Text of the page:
Ovarian hyperstimulation syndrome (OHSS) is a serious and potentially life-threatening complication of ovulation induction. The syndrome almost always presents either after hCG administration in susceptible patients or during early pregnancy. Despite many years of clinical experience, the pathophysiology is poorly understood and there is no reliable test to predict patients who will subsequently develop severe OHSS. Nevertheless, excessive estradiol (E2) levels are commonly used as a predictor for the development of severe OHSS. The aim of this debate is to challenge this E2 mythos by demonstrating the reported versatility in the chosen E2 level in which patients develop OHSS; present pathophysiological evidence which paradoxically supports a preventive rather than a detrimental effect of E2 against OHSS, followed by a possible explanation which may sort out the aforementioned chaos. Additional studies are required to elucidate the pathophysiology of OHSS which may ultimately lead to new strategies in the prediction, prevention and treatment of severe OHSS.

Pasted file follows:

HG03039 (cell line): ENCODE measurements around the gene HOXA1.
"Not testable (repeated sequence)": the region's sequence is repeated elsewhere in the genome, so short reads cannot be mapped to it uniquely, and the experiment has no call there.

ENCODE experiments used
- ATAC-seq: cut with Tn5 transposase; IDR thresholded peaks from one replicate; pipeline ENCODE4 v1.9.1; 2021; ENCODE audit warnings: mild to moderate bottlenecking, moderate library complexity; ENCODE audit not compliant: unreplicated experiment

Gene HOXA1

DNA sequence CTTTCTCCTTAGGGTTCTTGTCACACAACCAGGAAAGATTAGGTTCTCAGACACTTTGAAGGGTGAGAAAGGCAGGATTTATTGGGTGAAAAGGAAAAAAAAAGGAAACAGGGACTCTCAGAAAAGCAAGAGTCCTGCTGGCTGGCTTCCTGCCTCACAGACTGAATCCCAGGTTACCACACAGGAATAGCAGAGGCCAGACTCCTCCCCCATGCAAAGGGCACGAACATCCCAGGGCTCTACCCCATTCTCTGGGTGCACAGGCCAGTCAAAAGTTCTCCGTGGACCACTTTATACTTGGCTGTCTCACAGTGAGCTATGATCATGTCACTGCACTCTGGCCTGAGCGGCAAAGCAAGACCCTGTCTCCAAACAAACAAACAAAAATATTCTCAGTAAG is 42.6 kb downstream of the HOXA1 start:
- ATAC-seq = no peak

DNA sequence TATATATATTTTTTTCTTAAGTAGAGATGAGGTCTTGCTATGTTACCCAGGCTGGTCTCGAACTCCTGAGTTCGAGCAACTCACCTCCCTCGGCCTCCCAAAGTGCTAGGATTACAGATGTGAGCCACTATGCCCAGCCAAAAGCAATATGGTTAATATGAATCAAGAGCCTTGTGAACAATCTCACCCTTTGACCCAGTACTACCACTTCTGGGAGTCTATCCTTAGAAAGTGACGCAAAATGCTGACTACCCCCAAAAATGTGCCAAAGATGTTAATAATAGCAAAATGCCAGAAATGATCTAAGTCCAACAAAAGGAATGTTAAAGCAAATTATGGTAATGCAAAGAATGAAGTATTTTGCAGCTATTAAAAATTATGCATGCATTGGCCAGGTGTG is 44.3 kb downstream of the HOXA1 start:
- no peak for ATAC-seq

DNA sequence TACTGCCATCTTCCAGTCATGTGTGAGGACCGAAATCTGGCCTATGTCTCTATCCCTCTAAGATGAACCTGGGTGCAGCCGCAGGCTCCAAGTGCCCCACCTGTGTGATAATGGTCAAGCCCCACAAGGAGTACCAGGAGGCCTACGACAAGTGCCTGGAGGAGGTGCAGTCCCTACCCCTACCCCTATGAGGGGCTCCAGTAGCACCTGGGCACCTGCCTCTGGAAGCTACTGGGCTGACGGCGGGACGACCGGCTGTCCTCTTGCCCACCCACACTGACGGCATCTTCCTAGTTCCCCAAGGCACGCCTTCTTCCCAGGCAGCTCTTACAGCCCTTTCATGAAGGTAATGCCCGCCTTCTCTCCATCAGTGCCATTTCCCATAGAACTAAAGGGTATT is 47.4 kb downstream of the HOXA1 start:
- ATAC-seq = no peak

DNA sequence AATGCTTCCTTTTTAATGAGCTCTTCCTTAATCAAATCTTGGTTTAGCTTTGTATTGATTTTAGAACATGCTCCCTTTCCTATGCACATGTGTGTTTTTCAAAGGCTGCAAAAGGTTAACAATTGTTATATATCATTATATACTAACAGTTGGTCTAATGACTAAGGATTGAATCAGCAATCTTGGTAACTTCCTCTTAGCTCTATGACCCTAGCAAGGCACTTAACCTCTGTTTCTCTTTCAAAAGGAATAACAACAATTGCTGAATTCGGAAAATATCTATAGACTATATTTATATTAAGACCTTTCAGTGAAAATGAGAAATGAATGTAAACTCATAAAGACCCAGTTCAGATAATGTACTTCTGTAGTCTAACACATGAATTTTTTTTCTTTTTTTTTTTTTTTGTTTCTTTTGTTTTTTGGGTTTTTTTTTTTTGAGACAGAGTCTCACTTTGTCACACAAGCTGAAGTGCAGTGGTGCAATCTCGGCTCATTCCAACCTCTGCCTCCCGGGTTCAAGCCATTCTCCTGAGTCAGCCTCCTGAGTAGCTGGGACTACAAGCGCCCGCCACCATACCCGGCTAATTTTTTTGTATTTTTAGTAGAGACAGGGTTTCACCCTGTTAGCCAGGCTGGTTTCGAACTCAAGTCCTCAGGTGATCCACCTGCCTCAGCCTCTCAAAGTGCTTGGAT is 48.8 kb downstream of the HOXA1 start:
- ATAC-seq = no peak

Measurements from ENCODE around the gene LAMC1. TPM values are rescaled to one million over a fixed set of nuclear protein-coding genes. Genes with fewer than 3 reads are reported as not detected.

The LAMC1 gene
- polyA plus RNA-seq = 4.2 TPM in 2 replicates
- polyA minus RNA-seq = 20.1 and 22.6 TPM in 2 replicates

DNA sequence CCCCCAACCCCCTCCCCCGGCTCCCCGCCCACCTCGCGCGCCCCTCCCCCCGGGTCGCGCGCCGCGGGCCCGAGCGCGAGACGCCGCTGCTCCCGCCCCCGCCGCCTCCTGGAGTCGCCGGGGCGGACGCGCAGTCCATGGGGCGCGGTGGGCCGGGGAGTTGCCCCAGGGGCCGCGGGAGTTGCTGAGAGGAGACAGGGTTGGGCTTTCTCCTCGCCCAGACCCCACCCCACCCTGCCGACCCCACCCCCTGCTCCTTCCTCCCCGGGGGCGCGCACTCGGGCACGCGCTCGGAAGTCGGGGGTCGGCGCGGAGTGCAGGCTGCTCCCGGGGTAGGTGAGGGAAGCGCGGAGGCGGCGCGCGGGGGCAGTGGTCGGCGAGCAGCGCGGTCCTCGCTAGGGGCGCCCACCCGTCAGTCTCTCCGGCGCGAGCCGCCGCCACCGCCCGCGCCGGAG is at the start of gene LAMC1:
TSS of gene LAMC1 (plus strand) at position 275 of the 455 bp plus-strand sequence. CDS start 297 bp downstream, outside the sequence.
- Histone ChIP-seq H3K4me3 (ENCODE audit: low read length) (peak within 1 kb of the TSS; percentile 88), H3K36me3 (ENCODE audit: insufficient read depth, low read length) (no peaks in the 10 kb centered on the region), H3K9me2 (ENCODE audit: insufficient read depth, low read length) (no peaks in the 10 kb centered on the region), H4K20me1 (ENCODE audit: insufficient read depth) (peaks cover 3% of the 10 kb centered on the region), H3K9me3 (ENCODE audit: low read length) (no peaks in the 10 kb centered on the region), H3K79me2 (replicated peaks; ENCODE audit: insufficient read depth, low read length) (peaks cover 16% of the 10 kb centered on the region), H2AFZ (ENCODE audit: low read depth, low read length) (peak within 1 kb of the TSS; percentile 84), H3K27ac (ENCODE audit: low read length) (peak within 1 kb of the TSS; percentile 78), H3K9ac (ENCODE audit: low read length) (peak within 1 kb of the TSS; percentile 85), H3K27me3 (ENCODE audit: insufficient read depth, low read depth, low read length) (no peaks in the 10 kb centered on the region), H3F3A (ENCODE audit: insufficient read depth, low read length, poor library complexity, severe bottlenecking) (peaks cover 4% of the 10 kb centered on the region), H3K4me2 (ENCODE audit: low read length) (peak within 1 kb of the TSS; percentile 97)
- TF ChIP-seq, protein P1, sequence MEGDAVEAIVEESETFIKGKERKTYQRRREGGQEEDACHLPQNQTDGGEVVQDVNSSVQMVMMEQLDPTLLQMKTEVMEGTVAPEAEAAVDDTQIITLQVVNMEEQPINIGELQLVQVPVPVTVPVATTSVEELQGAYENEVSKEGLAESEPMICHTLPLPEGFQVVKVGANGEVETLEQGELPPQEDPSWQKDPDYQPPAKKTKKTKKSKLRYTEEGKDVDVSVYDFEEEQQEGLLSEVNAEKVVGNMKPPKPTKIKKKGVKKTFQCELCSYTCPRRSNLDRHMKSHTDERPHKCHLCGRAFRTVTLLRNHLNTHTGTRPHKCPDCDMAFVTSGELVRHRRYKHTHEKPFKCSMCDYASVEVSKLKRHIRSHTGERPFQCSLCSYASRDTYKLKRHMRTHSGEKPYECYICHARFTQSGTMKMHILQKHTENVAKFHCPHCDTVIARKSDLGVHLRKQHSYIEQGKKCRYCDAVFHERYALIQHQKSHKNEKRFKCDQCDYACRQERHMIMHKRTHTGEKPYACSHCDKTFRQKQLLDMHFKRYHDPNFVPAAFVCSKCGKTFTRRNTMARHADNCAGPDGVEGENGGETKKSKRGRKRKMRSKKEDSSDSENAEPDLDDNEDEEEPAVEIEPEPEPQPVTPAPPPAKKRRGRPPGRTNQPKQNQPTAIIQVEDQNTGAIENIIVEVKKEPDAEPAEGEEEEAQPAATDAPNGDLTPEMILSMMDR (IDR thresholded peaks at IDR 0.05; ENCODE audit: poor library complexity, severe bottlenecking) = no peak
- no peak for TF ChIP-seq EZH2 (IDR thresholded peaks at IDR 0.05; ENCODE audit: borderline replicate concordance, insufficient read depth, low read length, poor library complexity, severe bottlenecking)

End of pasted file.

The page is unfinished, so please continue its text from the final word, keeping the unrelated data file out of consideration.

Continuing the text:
- Inflammatory response